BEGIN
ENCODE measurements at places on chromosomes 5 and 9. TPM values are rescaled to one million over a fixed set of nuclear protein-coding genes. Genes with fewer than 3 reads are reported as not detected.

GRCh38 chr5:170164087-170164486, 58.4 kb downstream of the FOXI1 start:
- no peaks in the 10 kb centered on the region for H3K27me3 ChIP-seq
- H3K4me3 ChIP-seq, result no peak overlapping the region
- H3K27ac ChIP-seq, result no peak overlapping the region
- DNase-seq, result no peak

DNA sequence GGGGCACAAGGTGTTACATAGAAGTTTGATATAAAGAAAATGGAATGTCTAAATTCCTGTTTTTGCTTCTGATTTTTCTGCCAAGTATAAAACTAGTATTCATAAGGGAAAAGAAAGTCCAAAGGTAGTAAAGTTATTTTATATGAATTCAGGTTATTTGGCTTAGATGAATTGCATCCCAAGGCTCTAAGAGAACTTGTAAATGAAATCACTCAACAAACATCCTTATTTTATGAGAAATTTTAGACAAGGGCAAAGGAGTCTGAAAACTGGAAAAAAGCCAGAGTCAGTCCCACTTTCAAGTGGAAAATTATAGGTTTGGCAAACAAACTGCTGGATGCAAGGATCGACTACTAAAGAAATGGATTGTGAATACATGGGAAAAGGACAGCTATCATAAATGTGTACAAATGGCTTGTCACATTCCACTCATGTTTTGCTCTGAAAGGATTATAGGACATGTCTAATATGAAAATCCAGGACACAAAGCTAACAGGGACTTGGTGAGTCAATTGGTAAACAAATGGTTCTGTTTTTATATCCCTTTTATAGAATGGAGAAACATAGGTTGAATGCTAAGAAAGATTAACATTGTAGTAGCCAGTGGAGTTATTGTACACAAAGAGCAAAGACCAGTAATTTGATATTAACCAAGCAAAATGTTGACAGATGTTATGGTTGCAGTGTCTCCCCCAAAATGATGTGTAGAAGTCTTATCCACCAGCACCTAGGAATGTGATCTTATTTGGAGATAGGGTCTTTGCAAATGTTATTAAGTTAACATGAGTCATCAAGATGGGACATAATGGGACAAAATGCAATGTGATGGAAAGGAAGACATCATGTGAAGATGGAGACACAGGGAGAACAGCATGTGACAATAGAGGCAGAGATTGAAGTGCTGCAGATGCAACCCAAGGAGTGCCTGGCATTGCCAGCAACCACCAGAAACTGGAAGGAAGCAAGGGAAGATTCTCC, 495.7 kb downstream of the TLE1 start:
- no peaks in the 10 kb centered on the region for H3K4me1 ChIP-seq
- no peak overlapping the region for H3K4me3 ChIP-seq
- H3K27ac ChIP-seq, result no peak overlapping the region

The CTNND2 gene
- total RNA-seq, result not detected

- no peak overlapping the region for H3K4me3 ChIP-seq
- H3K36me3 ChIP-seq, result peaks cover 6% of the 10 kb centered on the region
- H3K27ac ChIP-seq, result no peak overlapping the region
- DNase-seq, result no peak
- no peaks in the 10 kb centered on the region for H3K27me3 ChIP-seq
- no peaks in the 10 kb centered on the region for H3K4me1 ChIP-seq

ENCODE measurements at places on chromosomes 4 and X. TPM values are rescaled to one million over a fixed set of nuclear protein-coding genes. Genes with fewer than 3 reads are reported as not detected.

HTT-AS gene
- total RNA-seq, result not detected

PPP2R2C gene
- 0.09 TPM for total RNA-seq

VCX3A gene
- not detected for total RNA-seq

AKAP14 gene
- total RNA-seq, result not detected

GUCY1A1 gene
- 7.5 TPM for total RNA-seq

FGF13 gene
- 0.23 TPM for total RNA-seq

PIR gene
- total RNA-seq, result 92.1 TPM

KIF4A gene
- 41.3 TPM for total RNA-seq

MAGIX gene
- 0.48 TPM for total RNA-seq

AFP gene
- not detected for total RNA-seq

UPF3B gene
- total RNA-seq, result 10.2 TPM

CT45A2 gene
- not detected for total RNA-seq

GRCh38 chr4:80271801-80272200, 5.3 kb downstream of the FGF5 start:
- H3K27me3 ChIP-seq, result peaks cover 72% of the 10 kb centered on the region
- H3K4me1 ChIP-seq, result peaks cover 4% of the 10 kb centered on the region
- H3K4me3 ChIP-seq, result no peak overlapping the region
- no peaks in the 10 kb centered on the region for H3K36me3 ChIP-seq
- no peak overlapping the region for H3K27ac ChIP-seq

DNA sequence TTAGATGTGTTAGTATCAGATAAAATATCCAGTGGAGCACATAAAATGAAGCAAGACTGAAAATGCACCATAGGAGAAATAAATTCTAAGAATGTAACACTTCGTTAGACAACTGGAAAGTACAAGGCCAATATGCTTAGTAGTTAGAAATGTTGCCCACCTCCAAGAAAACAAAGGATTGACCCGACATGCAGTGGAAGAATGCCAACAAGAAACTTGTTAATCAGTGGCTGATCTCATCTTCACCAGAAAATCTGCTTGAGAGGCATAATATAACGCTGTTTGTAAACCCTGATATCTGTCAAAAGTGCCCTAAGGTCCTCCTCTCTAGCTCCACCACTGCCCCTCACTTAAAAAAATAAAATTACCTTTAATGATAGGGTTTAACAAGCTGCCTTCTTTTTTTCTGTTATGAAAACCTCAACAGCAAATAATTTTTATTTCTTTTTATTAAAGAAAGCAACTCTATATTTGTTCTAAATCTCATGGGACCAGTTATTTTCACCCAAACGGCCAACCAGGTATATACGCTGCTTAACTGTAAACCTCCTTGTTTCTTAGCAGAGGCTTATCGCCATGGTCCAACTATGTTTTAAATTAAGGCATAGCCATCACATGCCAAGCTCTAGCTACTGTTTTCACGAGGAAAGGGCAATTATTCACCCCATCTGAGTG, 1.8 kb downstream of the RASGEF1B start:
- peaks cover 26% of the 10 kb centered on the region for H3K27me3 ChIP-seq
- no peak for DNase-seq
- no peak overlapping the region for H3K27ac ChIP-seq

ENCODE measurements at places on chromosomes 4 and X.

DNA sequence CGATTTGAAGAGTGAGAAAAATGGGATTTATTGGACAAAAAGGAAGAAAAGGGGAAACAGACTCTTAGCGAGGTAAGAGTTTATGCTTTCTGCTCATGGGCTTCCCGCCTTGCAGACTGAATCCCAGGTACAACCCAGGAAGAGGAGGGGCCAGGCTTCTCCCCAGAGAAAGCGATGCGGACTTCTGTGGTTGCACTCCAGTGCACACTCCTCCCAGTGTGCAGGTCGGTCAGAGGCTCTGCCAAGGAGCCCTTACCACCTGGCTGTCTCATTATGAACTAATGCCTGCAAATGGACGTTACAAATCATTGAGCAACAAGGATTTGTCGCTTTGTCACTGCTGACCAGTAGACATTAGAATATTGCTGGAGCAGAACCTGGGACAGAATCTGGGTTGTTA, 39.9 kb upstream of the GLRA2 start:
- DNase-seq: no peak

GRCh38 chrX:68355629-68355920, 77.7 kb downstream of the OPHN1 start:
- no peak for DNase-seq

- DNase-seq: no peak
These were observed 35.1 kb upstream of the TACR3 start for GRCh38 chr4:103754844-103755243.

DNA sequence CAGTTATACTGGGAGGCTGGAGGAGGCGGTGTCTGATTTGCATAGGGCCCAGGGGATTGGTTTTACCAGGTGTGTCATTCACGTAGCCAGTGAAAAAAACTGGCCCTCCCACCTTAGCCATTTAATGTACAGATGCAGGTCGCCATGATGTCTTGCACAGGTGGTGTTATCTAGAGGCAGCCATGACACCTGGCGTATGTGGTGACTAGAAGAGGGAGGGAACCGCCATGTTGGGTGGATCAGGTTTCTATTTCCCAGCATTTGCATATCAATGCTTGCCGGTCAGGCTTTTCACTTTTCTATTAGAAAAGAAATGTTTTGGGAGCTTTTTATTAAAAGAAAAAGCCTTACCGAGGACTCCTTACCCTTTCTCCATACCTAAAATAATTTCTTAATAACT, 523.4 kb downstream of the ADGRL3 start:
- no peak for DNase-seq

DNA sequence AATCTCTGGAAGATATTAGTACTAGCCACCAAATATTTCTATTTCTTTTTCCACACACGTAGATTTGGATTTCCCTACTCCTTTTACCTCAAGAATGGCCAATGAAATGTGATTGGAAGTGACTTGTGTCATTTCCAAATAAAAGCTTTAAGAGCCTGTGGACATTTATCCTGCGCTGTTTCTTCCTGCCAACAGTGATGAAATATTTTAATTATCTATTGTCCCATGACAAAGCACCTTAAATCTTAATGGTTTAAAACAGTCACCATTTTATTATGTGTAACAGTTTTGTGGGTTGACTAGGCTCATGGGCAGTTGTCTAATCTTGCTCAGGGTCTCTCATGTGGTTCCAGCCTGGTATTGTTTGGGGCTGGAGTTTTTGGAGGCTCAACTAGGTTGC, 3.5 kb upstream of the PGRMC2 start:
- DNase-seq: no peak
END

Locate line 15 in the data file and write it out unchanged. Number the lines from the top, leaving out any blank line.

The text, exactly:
- H3K27ac ChIP-seq, result no peak overlapping the region